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Why antibiotics aren't always the answer

January 08, 2016
What you should know about antibiotics

Stuffy head, sniffles, sneezing and coughing could mean you have a bad cold, flu or something worse. Such symptoms send thousands of patients to the doctor each year and sometimes result in a prescription for antibiotics. However, don’t be surprised if you don’t get that prescription the next time you go to the doctor’s office with a stuffy nose and cough.

Antibiotics are only effective against bacterial illness

“Most of the infections patients come in for have a viral or allergic cause,” explained Dr. Aparna Vaikunth, MD, a family medicine doctor at Duke Primary Care Croasdaile in Durham. “Antibiotics are only effective against bacterial illnesses, and over-prescribing antibiotics can render these drugs useless in the long run.”

Dr. Karl R. Bernat, Jr., MD, a primary care doctor at Duke Primary Care Harps Mill in Raleigh, agreed. “The majority of colds and other upper respiratory symptoms we see in primary care, the ER and urgent care are almost always viral illnesses and don’t respond to antibiotics,” says “We try to reserve antibiotics for symptoms that have been going on for longer than a week or when there’s fever.”

Antibiotics can do more harm than good

in some cases, antibiotics do more harm than good, said Duke internal medicine doctor, Dr. Joan Jordan, MD. The use of antibiotics when they’re not needed makes these wonder drugs resistant to bacteria, and over time they become less useful. They can also have side effects that make patients sicker than they were in the first place.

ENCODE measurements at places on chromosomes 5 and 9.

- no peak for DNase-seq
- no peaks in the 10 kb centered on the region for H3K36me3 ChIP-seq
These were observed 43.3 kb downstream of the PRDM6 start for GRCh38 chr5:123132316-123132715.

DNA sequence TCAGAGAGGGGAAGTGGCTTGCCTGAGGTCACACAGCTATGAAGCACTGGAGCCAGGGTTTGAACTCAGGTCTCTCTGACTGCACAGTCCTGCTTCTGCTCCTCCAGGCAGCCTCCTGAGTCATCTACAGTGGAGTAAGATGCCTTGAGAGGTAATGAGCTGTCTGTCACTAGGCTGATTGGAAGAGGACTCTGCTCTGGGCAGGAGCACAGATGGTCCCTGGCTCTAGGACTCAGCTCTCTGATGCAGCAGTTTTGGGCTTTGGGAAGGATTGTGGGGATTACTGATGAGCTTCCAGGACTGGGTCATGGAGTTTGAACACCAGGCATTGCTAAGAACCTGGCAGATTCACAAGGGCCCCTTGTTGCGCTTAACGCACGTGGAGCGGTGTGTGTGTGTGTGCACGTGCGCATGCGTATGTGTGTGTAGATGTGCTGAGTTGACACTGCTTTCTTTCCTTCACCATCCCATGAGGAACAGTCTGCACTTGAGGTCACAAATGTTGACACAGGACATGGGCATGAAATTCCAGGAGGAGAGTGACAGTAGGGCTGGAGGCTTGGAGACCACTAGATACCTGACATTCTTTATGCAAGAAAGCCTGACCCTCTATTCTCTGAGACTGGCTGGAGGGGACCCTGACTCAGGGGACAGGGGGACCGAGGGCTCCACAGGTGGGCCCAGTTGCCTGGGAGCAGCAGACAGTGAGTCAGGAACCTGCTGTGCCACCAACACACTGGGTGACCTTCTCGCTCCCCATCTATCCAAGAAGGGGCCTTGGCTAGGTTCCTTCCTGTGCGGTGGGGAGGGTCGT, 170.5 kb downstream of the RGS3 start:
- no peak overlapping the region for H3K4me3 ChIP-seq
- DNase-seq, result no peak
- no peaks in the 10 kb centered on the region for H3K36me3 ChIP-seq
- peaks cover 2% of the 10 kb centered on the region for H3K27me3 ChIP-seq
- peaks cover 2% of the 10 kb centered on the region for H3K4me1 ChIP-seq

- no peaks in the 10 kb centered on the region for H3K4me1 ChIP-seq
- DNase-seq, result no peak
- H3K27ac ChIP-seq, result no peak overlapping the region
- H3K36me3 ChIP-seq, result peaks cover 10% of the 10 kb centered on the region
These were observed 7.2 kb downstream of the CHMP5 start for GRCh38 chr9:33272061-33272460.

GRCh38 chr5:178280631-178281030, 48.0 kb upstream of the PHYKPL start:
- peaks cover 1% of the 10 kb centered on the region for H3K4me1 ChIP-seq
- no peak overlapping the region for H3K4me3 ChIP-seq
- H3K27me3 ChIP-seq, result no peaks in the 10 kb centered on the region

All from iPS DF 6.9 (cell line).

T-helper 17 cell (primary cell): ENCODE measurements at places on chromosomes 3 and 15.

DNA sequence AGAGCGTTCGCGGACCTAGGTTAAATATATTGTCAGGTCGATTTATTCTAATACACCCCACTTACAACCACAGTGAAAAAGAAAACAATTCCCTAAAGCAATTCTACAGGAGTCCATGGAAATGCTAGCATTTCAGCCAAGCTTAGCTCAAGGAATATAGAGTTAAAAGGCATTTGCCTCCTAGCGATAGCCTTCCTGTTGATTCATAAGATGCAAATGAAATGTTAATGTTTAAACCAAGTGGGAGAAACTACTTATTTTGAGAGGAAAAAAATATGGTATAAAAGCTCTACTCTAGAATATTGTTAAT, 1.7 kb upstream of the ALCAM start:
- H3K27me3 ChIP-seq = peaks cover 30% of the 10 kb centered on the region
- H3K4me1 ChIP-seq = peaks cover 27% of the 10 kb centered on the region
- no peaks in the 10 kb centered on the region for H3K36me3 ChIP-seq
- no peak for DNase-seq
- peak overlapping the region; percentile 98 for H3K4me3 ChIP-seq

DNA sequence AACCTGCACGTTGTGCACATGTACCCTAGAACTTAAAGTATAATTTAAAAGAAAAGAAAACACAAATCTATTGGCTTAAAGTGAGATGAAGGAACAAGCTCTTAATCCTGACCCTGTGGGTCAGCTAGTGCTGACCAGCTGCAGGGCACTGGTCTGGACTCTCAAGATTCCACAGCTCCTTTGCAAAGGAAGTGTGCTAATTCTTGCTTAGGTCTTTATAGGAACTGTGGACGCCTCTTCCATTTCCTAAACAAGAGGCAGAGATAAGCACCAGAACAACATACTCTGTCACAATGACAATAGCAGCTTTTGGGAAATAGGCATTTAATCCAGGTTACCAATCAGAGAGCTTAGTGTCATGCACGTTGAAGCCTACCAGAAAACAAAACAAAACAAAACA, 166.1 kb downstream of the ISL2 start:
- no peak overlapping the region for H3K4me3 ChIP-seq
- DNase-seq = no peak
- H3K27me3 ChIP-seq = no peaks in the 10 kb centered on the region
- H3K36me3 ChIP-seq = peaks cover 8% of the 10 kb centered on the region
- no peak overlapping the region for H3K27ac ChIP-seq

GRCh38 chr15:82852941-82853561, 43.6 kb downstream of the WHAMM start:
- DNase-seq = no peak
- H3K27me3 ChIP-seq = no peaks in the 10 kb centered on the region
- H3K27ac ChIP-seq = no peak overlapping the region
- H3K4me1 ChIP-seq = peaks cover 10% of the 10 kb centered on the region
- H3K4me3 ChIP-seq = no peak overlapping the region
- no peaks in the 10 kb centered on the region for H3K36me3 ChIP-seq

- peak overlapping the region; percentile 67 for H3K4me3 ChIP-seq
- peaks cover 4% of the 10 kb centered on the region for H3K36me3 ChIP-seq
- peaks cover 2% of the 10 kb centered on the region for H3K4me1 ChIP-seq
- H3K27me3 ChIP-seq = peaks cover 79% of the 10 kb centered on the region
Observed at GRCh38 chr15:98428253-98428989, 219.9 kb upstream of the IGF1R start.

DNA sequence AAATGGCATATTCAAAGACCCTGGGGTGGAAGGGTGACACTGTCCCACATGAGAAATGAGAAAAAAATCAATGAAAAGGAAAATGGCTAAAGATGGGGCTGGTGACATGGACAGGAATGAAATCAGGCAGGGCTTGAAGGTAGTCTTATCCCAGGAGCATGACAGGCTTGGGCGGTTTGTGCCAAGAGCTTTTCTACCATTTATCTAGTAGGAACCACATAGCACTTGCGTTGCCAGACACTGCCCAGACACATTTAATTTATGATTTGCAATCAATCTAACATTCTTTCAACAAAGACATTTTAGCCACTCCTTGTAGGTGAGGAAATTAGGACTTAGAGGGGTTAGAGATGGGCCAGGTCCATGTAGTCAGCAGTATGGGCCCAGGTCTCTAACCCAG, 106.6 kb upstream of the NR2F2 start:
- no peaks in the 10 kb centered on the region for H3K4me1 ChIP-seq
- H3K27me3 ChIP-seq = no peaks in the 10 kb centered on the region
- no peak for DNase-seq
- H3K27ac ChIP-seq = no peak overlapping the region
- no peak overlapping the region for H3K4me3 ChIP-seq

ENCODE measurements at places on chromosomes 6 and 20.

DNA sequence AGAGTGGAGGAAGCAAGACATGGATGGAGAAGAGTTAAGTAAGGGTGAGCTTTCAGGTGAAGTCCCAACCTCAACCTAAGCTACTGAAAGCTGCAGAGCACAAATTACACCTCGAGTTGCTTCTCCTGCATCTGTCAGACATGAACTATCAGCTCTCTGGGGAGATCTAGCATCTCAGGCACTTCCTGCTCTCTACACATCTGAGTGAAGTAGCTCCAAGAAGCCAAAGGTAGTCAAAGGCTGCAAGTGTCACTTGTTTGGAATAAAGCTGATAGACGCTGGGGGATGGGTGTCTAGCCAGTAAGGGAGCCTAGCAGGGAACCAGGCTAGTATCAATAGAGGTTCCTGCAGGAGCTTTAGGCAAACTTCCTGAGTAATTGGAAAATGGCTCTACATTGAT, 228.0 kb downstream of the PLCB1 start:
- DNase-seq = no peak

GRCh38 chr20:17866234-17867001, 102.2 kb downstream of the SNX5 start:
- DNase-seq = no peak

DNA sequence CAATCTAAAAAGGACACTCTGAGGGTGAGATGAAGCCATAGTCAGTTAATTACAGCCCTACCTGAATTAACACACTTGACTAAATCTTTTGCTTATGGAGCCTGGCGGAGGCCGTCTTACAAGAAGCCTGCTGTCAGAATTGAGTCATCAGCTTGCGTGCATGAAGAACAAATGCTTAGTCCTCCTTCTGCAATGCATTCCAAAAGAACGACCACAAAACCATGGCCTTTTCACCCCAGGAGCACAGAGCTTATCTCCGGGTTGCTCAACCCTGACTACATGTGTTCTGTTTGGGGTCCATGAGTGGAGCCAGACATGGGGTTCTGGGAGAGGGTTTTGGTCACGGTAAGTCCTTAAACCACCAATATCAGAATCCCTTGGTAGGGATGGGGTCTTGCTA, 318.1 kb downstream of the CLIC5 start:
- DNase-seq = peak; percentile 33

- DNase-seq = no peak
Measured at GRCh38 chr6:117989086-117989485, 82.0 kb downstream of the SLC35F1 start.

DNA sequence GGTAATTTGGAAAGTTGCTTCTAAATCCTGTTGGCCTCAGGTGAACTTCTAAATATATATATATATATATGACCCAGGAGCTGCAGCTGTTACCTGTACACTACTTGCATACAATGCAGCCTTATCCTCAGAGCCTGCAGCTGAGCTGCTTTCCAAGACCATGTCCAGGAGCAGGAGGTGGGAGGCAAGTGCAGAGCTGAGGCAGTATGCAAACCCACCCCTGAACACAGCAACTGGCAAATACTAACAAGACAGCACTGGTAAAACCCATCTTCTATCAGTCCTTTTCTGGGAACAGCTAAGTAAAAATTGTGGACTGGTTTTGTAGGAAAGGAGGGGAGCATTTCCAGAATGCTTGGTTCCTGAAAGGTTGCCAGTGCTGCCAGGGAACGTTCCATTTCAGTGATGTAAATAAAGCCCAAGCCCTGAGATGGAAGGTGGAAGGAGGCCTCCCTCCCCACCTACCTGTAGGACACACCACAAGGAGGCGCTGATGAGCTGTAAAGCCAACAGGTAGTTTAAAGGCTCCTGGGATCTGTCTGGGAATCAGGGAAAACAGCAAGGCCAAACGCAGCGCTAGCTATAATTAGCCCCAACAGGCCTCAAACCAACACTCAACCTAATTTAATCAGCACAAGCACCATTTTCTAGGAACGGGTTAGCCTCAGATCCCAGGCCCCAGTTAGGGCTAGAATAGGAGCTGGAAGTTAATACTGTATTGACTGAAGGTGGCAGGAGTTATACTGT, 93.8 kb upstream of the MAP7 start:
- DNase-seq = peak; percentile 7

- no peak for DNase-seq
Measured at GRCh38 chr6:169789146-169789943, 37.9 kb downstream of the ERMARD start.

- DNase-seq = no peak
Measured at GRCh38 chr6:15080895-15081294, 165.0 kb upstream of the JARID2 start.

As a result, doctors are prescribing antibiotics less frequently. “We are prescribing fewer antibiotics these days in an effort to reduce the number of serious infections due to bacteria, such as MRSA, that are resistant to antibiotics,” says Jordan, who sees patients at Duke Primary Care Western Wake in Cary. More prudent prescribing can be helpful in other ways. 

Preserving the usefulness of antibiotics

“By reducing the use of antibiotics, we also help to preserve the usefulness and effectiveness of our currently available antibiotics,” Jordan said. Doctors are particularly concerned about keeping the current arsenal strong, because there are very few new antibiotics being developed.

Patients can play a role in maintaining this important resource. “They can help in this effort by learning more about this problem and resisting the urge to request antibiotics for minor infections,” Jordan said. “Physicians feel pressured by patients to prescribe antibiotics in some cases. So it will take a team effort, including both providers and patients, to tackle this expanding problem.”

See the doctor if you feel miserable

If you feel miserable, it’s still wise to see the doctor. “We have other ways to help you feel better,” said Bernat. “Our job is to guide patients about when it’s OK to allow the body to heal itself and when an antibiotic is truly needed.”

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